Nostalgia is a powerful force. Many of us grew up with relatives that made jams or confections, often from the bounty of their own gardens. The memory of those flavors transports us to those times: family gatherings, birthday treats, holiday feasts. We edit those memories into the stories of our life. We leave out the bad, focus on the good and yearn for the tastes we left behind.
Nostalgia is a big part of food, and artisan food in particular.
And nostalgia has an out-sized effect on sweetmakers, probably because homemade sweets were such a rare treat when we were kids. Many of the small scale food makers I’ve come to know create foods that are not just delicious but make people feel something about what’s in their mouth. Eating their stove top sweets is an experience far beyond just satisfying hunger. Time stops. Eyes close and we remember the well-worn linoleum floors of another kitchen. A copper jam pot bubbling on the old electric range, sweet steamy clouds billowing out. The radio rambling in the corner. House slippers, stirring the pot, arranging canning jars, picking through the morning’s harvest.
There’s a growing cadre of producers helping us turn back our collective clock in the most delicious ways. Here are a few of my favorite finds of the last few years.
Eric Farrell learned how to make jam in northern France.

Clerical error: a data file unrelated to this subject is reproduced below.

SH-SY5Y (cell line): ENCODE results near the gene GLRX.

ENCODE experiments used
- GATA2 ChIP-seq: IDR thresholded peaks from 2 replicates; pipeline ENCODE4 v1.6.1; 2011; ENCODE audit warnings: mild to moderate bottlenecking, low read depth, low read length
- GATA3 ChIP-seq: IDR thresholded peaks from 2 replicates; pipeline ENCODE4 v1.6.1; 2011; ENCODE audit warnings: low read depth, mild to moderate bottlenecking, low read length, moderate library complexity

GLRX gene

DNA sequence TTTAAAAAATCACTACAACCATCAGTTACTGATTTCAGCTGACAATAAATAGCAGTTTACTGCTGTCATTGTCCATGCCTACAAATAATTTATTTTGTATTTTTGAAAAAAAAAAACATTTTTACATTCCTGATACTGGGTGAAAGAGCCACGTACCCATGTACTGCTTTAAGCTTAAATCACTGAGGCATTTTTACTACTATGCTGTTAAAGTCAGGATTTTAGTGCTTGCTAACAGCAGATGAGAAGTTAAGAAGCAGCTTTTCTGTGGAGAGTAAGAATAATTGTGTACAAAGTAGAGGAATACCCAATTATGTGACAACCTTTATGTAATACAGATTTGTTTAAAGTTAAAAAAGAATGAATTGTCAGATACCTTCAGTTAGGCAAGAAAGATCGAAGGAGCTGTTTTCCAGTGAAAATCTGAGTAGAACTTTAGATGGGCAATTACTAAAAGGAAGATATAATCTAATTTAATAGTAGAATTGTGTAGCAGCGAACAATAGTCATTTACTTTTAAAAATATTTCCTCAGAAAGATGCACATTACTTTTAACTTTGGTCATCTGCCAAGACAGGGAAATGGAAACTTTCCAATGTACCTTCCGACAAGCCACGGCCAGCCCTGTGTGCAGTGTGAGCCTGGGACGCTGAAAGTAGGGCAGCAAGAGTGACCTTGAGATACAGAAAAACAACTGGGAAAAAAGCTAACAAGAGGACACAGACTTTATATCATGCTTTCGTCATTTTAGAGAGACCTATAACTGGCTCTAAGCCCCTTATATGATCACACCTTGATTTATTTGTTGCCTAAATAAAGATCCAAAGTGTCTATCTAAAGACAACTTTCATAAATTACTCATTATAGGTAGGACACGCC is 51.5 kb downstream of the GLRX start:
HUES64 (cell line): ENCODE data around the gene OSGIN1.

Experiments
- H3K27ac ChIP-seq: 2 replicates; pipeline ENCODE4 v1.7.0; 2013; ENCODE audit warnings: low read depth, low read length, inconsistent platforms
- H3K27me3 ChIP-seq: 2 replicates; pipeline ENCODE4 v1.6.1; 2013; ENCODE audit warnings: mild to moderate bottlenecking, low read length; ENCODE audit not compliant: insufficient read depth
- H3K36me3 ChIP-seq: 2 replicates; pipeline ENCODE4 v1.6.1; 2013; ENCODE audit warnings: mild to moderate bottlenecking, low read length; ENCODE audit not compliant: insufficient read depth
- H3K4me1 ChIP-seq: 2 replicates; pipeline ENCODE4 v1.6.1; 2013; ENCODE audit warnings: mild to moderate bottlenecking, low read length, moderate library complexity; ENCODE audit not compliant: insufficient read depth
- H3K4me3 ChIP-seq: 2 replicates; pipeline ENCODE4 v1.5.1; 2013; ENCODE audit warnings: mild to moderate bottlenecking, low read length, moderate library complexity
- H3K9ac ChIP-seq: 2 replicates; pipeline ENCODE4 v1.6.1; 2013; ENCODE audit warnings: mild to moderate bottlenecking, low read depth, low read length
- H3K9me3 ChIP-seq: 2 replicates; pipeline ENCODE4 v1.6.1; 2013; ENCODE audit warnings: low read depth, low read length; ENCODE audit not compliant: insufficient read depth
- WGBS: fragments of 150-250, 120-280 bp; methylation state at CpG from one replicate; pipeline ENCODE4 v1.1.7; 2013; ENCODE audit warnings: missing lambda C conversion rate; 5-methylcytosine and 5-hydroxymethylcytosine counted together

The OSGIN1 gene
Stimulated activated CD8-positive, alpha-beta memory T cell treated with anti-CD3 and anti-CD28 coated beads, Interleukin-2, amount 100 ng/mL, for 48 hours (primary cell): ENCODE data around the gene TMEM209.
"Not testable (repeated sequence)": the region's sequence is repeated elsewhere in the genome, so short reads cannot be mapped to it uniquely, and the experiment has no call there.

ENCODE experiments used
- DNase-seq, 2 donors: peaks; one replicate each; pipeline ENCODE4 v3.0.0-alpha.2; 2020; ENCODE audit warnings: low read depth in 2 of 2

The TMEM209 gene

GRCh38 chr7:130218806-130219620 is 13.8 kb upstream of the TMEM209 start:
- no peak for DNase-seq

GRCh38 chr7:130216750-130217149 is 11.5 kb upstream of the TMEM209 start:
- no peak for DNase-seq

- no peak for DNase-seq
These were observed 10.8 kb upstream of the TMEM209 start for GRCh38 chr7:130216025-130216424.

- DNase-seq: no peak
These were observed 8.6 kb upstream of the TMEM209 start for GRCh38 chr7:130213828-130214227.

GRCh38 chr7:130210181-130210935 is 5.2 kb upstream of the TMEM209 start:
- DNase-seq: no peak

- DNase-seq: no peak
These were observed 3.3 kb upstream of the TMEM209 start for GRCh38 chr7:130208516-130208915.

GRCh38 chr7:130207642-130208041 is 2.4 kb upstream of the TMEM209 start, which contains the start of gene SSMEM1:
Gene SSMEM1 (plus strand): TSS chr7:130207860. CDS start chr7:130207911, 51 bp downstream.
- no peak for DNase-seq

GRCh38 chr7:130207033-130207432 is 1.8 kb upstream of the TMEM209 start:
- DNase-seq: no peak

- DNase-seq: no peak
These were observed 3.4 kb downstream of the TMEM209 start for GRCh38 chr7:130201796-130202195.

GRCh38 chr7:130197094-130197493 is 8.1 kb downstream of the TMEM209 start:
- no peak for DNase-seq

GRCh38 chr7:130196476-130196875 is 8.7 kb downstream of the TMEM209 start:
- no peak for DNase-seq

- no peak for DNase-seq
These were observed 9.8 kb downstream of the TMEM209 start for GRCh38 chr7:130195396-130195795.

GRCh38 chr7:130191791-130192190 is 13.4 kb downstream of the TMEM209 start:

Now he creates his own preserves in Ann Arbor from the brief season of Michigan strawberries. He leaves his fruit almost whole so you can feel the texture, something French and British expats will surely be nostalgic for. His strawberry black pepper jam is a cult favorite around town.
Robert Lambert is arguably the marmalade king of Marin County, California.
However, his culinary inspiration comes from his family farm in Wisconsin. He returns every summer to visit, eat and work. His marmalades and fruitcakes are made with incredibly detailed, only-at-home style steps: he picks the fruit himself and cooks it its own juice, not water, for far deeper flavor.
Cristina Widjaja worked the finance side of things in Silicon Valley for twenty years before leaving to start Hey Boo Coconut Jam.
“I grew up with coconut jam in Indonesia, but couldn’t find anything like it in northern California. So I got my mother’s recipe, made it at home and started selling it at a local co-op.” In two years she’s gone from home kitchen to commercial kitchen—I just discovered her amazing jam this year.
When a small batch food maker is doing the right thing, like these folks, they tap into our collective memories. It doesn’t matter if you weren’t raised in Indonesia. When you taste Cristina’s coconut jam you’ll feel something pulling at you from years behind. It’s the best kind of nostalgia, the edible kind.